Who was James Abram Garfield?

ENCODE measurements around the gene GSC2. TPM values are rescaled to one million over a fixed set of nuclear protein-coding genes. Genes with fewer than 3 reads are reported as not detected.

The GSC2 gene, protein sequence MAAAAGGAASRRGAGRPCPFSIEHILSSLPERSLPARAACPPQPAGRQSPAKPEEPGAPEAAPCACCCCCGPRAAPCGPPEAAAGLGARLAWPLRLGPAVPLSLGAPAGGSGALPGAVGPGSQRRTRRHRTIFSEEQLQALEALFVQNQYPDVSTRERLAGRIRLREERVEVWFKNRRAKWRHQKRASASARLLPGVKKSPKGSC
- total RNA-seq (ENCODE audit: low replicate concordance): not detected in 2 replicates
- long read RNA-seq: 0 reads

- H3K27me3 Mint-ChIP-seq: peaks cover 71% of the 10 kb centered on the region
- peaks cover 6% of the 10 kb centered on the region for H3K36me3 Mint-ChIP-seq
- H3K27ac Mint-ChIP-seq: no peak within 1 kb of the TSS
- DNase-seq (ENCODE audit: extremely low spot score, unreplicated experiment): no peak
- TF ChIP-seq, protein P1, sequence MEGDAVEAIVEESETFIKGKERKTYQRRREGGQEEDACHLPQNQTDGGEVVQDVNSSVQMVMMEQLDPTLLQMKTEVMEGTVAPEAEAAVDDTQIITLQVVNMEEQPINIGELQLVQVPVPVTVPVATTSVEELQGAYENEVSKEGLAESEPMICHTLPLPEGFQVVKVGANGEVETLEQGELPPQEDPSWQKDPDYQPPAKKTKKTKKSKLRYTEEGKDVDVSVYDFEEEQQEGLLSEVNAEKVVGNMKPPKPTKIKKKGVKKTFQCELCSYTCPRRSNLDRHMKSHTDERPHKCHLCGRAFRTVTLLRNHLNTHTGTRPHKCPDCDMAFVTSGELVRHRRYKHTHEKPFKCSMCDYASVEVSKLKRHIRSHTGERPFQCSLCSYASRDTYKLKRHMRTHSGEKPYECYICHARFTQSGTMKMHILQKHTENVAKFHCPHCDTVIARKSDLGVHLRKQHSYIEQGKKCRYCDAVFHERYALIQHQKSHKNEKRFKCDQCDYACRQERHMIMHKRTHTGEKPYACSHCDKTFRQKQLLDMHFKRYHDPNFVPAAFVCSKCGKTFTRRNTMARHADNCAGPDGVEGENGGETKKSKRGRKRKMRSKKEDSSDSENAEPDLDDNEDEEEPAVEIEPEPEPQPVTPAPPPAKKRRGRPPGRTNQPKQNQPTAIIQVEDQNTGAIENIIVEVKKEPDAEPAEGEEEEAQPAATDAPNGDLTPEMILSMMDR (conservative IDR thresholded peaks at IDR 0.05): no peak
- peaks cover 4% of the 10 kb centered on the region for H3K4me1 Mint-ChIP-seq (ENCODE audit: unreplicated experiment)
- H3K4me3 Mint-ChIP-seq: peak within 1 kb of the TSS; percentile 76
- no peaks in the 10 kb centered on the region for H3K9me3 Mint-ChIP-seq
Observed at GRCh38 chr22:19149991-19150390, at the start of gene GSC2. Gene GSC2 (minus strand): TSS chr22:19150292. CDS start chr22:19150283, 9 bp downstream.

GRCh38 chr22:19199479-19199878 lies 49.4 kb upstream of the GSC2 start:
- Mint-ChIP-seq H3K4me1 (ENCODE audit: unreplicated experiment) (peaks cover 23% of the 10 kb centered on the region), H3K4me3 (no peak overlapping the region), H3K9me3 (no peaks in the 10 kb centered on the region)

James Abram Garfield (1831-1881) was the 20th president of the United States, was born in Cuyahoga Co., Ohio, Nov. 19, 1831. He was the youngest of four children. His father died in 1833, and a livelihood for the family had to be provided by his mother. The family home was a small log cabin on the Ohio frontier. He entered Western Reserve Eclectic Institute (later Hiram College) and was graduated from Williams College in 1856. In 1857 he was made principal of the institute at Hiram, where he won a reputation as an educator. In 1859 he was elected to the Ohio senate. In 1861 he was commissioned lieutenant colonel of the 42d regiment of Ohio Volunteer Infantry. In December, 1863, he left the Army to enter Congress. In 1880 he was elected United States senator from Ohio, but in June the Republican national convention nominated him to the presidency, and he was elected in November. On July 2, 1881, while passing through the Baltimore and Potomac passenger station in Washington, D.C., Garfield was shot by Charles J. Guiteau, a disappointed office seeker whose mind had been inflamed by controversies over Garfield's appointments to federal offices in New York. Garfield lived until Sept. 19, 1881.